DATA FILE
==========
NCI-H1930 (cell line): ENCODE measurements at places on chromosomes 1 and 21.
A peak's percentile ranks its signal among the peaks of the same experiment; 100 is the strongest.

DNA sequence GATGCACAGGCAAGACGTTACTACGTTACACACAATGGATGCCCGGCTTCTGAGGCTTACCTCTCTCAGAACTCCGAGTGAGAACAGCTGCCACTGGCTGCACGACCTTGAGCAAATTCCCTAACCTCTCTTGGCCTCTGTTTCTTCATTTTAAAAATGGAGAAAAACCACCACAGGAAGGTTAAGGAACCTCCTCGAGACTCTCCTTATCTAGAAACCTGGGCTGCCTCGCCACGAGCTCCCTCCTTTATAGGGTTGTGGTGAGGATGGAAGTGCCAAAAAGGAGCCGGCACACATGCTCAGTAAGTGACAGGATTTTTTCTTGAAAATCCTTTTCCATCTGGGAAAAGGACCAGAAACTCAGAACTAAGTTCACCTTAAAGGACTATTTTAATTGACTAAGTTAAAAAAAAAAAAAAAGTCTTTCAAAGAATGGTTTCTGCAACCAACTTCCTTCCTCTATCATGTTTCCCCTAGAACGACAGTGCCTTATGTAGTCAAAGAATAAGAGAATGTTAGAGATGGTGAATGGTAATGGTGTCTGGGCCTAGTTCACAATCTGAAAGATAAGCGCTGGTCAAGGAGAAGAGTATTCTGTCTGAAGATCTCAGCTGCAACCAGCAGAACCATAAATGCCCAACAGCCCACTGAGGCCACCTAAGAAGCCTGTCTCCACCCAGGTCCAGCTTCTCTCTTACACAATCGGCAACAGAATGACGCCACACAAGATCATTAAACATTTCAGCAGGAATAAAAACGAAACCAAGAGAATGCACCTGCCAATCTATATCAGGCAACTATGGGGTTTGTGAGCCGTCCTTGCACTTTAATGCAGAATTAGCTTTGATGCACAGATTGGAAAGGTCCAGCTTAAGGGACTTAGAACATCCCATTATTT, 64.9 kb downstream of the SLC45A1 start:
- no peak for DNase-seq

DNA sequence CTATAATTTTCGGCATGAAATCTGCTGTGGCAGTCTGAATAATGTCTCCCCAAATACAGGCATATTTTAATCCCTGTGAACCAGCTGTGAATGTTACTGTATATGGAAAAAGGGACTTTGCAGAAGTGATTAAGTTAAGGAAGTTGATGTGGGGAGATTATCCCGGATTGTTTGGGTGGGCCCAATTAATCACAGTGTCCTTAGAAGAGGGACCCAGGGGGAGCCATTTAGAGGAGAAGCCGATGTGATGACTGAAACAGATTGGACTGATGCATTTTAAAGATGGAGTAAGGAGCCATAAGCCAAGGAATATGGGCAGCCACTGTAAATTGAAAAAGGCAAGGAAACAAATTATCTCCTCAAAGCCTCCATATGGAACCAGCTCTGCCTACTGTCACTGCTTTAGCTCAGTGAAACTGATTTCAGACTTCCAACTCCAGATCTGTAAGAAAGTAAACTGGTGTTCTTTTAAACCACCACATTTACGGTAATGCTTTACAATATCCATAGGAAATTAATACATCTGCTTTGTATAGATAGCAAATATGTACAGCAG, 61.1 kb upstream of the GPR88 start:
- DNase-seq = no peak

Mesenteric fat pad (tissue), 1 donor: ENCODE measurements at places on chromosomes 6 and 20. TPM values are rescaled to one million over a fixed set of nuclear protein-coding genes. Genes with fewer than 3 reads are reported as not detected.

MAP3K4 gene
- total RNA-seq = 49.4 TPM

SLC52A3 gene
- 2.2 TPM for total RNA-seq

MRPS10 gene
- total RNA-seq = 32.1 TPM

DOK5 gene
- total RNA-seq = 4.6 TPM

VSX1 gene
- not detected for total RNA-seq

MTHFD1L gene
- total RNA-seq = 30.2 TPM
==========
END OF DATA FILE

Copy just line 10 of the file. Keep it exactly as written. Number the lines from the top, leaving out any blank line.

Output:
SLC52A3 gene